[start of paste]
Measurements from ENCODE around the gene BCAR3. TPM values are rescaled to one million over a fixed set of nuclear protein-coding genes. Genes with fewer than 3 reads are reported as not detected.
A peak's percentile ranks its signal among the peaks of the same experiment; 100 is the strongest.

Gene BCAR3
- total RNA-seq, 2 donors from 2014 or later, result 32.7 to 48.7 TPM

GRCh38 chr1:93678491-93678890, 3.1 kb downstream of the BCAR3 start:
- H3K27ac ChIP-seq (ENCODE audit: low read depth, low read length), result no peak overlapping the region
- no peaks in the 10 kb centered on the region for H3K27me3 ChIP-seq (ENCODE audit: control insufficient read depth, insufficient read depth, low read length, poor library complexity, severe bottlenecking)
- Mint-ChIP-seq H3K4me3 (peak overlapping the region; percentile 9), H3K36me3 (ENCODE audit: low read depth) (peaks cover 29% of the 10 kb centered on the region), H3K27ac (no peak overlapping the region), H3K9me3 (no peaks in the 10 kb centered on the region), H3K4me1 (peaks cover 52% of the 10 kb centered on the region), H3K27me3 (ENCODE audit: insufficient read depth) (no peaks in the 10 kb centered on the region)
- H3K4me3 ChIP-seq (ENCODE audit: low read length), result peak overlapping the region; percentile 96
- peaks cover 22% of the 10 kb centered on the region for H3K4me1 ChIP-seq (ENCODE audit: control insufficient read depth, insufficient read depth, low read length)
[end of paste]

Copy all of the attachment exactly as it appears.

Measurements from ENCODE around the gene BCAR3. TPM values are rescaled to one million over a fixed set of nuclear protein-coding genes. Genes with fewer than 3 reads are reported as not detected.
A peak's percentile ranks its signal among the peaks of the same experiment; 100 is the strongest.

Gene BCAR3
- total RNA-seq, 2 donors from 2014 or later, result 32.7 to 48.7 TPM

GRCh38 chr1:93678491-93678890, 3.1 kb downstream of the BCAR3 start:
- H3K27ac ChIP-seq (ENCODE audit: low read depth, low read length), result no peak overlapping the region
- no peaks in the 10 kb centered on the region for H3K27me3 ChIP-seq (ENCODE audit: control insufficient read depth, insufficient read depth, low read length, poor library complexity, severe bottlenecking)
- Mint-ChIP-seq H3K4me3 (peak overlapping the region; percentile 9), H3K36me3 (ENCODE audit: low read depth) (peaks cover 29% of the 10 kb centered on the region), H3K27ac (no peak overlapping the region), H3K9me3 (no peaks in the 10 kb centered on the region), H3K4me1 (peaks cover 52% of the 10 kb centered on the region), H3K27me3 (ENCODE audit: insufficient read depth) (no peaks in the 10 kb centered on the region)
- H3K4me3 ChIP-seq (ENCODE audit: low read length), result peak overlapping the region; percentile 96
- peaks cover 22% of the 10 kb centered on the region for H3K4me1 ChIP-seq (ENCODE audit: control insufficient read depth, insufficient read depth, low read length)